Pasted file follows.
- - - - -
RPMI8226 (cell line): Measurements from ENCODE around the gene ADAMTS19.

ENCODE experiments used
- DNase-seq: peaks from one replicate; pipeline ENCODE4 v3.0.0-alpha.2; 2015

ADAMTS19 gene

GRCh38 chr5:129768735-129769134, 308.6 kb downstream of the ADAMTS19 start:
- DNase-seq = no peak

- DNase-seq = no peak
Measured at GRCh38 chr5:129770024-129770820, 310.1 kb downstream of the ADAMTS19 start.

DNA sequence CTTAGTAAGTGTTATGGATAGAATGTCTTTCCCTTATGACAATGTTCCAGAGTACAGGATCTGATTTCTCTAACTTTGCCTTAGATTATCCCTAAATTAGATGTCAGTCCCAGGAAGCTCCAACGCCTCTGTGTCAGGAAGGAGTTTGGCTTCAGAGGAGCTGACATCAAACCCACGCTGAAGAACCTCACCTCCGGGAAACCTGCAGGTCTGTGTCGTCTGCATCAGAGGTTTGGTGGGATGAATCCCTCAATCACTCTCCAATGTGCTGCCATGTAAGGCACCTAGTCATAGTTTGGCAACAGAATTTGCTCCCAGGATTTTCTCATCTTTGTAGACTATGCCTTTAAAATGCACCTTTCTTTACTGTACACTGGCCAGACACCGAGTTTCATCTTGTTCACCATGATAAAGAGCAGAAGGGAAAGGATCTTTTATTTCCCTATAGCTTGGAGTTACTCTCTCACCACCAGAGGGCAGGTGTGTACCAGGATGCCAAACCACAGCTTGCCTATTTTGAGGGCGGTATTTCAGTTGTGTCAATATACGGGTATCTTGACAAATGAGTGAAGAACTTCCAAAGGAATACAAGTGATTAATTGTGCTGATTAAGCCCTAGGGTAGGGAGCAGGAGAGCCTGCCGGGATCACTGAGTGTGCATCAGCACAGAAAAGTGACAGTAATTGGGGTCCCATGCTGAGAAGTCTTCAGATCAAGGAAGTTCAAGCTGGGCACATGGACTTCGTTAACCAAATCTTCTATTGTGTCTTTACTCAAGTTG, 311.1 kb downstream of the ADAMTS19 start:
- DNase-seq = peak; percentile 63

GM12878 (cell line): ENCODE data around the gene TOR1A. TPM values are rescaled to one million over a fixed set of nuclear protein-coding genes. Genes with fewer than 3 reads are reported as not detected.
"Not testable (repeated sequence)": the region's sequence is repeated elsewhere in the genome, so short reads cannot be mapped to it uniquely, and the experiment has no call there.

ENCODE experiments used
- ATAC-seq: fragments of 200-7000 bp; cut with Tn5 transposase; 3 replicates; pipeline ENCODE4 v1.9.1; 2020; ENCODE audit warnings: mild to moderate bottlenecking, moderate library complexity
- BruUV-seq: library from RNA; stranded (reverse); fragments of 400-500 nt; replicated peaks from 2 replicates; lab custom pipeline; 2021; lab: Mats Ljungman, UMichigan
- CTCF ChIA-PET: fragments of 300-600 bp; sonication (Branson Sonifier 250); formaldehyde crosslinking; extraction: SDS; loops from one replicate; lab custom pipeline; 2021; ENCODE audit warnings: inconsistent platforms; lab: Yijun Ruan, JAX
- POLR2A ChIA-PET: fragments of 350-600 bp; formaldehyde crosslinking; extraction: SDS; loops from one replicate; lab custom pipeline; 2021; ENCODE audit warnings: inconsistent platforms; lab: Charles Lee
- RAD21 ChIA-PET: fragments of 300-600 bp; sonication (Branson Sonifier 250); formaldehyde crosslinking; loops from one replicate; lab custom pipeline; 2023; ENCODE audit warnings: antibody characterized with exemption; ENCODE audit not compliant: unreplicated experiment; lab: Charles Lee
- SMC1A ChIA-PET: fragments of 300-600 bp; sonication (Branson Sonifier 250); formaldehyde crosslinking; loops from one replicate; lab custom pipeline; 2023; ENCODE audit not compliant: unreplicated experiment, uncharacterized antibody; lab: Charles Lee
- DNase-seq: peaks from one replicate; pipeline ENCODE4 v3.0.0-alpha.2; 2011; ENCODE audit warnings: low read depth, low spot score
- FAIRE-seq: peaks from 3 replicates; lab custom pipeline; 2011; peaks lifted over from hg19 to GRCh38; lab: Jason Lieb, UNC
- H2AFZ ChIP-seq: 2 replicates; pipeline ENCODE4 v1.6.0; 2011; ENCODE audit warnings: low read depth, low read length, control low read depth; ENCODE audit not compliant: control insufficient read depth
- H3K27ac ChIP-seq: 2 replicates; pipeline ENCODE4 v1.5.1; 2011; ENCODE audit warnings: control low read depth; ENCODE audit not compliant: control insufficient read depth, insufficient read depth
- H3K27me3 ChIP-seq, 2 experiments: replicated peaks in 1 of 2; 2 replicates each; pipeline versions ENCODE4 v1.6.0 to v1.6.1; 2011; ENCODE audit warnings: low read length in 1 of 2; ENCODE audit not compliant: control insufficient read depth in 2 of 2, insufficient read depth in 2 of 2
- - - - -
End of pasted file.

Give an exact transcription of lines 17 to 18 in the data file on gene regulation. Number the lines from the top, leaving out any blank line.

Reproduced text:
- POLR2A ChIA-PET: fragments of 350-600 bp; formaldehyde crosslinking; extraction: SDS; loops from one replicate; lab custom pipeline; 2021; ENCODE audit warnings: inconsistent platforms; lab: Charles Lee
- RAD21 ChIA-PET: fragments of 300-600 bp; sonication (Branson Sonifier 250); formaldehyde crosslinking; loops from one replicate; lab custom pipeline; 2023; ENCODE audit warnings: antibody characterized with exemption; ENCODE audit not compliant: unreplicated experiment; lab: Charles Lee